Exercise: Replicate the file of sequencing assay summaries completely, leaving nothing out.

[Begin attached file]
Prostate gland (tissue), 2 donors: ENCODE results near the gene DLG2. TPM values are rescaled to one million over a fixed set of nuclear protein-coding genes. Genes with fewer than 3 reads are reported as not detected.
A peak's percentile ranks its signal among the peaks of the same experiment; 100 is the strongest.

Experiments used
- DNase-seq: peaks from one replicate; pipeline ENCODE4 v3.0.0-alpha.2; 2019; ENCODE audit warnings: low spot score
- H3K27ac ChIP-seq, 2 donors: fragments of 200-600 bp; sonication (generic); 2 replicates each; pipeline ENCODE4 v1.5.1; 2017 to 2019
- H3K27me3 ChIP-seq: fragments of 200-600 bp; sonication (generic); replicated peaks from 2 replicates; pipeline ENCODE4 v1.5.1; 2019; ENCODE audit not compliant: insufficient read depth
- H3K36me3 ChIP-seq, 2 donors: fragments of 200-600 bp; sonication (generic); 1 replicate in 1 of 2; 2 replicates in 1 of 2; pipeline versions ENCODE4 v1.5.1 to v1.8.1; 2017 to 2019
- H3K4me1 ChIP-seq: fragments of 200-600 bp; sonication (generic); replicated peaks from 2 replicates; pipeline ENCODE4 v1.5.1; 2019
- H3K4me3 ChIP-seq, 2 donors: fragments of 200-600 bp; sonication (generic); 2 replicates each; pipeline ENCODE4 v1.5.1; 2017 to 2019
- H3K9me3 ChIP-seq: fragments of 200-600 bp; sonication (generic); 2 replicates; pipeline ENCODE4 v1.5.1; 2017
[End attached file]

Prostate gland (tissue), 2 donors: ENCODE results near the gene DLG2. TPM values are rescaled to one million over a fixed set of nuclear protein-coding genes. Genes with fewer than 3 reads are reported as not detected.
A peak's percentile ranks its signal among the peaks of the same experiment; 100 is the strongest.

Experiments used
- DNase-seq: peaks from one replicate; pipeline ENCODE4 v3.0.0-alpha.2; 2019; ENCODE audit warnings: low spot score
- H3K27ac ChIP-seq, 2 donors: fragments of 200-600 bp; sonication (generic); 2 replicates each; pipeline ENCODE4 v1.5.1; 2017 to 2019
- H3K27me3 ChIP-seq: fragments of 200-600 bp; sonication (generic); replicated peaks from 2 replicates; pipeline ENCODE4 v1.5.1; 2019; ENCODE audit not compliant: insufficient read depth
- H3K36me3 ChIP-seq, 2 donors: fragments of 200-600 bp; sonication (generic); 1 replicate in 1 of 2; 2 replicates in 1 of 2; pipeline versions ENCODE4 v1.5.1 to v1.8.1; 2017 to 2019
- H3K4me1 ChIP-seq: fragments of 200-600 bp; sonication (generic); replicated peaks from 2 replicates; pipeline ENCODE4 v1.5.1; 2019
- H3K4me3 ChIP-seq, 2 donors: fragments of 200-600 bp; sonication (generic); 2 replicates each; pipeline ENCODE4 v1.5.1; 2017 to 2019
- H3K9me3 ChIP-seq: fragments of 200-600 bp; sonication (generic); 2 replicates; pipeline ENCODE4 v1.5.1; 2017